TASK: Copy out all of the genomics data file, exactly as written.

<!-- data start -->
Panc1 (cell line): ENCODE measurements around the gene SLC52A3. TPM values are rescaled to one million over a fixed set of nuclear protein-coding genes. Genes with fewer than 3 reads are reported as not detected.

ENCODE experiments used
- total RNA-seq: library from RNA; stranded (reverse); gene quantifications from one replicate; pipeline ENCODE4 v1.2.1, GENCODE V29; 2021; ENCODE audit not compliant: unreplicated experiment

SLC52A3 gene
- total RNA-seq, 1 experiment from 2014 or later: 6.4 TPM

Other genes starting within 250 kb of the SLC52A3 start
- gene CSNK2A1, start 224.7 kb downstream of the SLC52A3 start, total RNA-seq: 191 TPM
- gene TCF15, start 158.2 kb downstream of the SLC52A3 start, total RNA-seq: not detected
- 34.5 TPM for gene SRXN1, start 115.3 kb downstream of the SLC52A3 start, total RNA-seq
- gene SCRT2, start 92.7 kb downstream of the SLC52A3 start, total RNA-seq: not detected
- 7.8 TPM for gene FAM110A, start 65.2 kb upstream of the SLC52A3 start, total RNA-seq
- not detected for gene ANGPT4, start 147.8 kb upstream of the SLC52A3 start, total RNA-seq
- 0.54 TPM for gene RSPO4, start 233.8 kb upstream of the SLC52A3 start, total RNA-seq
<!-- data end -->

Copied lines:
Panc1 (cell line): ENCODE measurements around the gene SLC52A3. TPM values are rescaled to one million over a fixed set of nuclear protein-coding genes. Genes with fewer than 3 reads are reported as not detected.

ENCODE experiments used
- total RNA-seq: library from RNA; stranded (reverse); gene quantifications from one replicate; pipeline ENCODE4 v1.2.1, GENCODE V29; 2021; ENCODE audit not compliant: unreplicated experiment

SLC52A3 gene
- total RNA-seq, 1 experiment from 2014 or later: 6.4 TPM

Other genes starting within 250 kb of the SLC52A3 start
- gene CSNK2A1, start 224.7 kb downstream of the SLC52A3 start, total RNA-seq: 191 TPM
- gene TCF15, start 158.2 kb downstream of the SLC52A3 start, total RNA-seq: not detected
- 34.5 TPM for gene SRXN1, start 115.3 kb downstream of the SLC52A3 start, total RNA-seq
- gene SCRT2, start 92.7 kb downstream of the SLC52A3 start, total RNA-seq: not detected
- 7.8 TPM for gene FAM110A, start 65.2 kb upstream of the SLC52A3 start, total RNA-seq
- not detected for gene ANGPT4, start 147.8 kb upstream of the SLC52A3 start, total RNA-seq
- 0.54 TPM for gene RSPO4, start 233.8 kb upstream of the SLC52A3 start, total RNA-seq